Pugliaindifesa Culture Mysterious Mary Magdalene.

Mysterious Mary Magdalene.

Mysterious Mary Magdalene.

Mary Magdalene is just a mystery. She is one of the most charming characters or faces in the gospel. Her devotion to Christ is unparalleled, which may explain our admiration or affection for her. She is, I believe, the incorruptible heroine of the faith, and not the sinful and fallen woman that she was portrayed in the Middle Ages. I think it’s fair to say that we are astute enough to understand that the attempts to tarnish her name were made for selfish or chauvinistic purposes.

The following article is a very brief study of Mary Magdalene, accompanied by some of the more interesting historical paintings or interpretations of her. It is important to note that many great artists over the centuries have interpreted it in their own way for dramatic or propaganda purposes. They were, of course, influenced by what the church considered acceptable at the time, but that was not always the case. I have selected just a few for the purposes of this article.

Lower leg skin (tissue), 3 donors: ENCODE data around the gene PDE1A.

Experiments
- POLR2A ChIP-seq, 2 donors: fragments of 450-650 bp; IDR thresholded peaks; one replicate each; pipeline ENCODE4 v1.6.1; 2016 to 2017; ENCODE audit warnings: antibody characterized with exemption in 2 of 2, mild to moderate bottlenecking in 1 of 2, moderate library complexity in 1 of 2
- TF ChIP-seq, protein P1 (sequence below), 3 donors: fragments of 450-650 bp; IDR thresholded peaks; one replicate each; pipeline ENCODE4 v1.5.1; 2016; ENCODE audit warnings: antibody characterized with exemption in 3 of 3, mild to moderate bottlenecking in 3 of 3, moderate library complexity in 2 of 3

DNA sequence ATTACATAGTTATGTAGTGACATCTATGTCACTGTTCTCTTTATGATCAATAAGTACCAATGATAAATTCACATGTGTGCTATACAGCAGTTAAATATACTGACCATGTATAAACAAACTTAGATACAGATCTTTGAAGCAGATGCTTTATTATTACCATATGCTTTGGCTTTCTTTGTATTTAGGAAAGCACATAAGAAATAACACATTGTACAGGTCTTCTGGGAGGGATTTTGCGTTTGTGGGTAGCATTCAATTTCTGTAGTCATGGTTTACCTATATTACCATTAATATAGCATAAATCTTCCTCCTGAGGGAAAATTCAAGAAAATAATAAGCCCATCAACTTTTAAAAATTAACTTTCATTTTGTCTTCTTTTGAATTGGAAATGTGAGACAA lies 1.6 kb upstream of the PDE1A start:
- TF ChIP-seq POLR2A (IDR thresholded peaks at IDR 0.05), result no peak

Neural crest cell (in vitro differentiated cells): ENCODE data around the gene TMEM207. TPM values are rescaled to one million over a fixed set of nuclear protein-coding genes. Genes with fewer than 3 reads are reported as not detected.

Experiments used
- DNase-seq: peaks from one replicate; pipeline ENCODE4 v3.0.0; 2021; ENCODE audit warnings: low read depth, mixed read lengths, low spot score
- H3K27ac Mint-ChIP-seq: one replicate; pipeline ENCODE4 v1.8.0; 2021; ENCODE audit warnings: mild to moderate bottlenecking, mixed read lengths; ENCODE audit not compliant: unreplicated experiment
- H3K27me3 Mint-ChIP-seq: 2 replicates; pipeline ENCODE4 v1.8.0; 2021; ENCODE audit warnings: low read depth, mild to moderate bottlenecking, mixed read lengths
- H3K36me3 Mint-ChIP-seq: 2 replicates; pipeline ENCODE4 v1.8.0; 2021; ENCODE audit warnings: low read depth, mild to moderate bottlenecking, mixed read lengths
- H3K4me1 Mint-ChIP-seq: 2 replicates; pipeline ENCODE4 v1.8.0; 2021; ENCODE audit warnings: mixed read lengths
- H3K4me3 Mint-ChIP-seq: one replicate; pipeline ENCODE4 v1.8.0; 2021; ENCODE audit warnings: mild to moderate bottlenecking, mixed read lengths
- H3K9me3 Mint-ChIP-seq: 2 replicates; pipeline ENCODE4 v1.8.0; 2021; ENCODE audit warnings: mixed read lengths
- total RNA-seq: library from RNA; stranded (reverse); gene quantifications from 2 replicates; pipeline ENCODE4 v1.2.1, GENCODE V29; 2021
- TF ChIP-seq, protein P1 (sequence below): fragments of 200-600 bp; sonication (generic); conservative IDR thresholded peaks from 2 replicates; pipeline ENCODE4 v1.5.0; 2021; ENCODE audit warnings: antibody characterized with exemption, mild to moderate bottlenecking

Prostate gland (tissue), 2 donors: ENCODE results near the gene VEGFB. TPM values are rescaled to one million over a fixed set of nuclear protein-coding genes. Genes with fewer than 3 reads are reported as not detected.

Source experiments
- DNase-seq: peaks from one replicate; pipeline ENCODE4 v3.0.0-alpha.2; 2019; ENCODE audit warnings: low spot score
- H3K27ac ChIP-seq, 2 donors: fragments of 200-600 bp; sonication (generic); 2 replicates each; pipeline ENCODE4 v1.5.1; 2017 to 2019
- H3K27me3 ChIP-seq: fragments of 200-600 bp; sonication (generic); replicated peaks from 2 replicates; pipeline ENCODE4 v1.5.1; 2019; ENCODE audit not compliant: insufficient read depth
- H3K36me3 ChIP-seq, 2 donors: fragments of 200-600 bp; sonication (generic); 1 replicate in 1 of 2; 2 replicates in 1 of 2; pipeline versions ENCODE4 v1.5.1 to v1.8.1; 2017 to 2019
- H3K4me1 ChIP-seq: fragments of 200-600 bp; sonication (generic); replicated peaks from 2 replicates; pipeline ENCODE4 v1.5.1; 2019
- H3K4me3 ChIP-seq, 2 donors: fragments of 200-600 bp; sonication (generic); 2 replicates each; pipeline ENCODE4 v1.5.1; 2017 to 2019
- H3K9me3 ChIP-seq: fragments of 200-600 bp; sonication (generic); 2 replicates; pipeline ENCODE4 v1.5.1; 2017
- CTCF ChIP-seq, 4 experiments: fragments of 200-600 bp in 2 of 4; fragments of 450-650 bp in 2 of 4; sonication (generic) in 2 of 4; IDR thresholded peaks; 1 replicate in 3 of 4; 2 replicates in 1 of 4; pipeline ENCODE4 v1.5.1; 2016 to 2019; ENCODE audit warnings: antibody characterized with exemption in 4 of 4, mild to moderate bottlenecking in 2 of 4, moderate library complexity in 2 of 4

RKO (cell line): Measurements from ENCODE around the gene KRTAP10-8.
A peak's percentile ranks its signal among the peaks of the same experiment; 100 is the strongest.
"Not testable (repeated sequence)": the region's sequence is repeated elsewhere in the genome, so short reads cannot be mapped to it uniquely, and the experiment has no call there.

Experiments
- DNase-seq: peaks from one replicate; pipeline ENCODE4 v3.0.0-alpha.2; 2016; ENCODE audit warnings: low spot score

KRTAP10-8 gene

Magdalene with a smoking flame, Georges de la Tour, France, 1638-1640

Georges de la Tour’s “Magdalene with a Smoking Flame” is one of the simplest yet strikingly beautiful portraits of the beloved Mary Magdalene. It caught my attention some time ago because of its shrewd use of shadow and light. Our gaze is drawn to the glow of the candle, illuminating the pale face of the Magdalene. She sits frozen in a state of contemplation. The scripture book, the scourge (whip) and the skull also add intrigue to the scene. One or more of these elements is almost always present in depictions of Mary Magdalene. Of particular interest is the skull, which is sometimes said to emphasize Mary’s nostalgic longing for Christ. Is that why she presses her left hand to her face? She is sad? Summing up, is it fair to say that she must have been very close to Jesus? It occupies a prominent place in his last days, as all the gospels point to.


Appearance of Jesus to Mary Magdalene after the resurrection of Alexander Andreevich Ivanov, c. 1835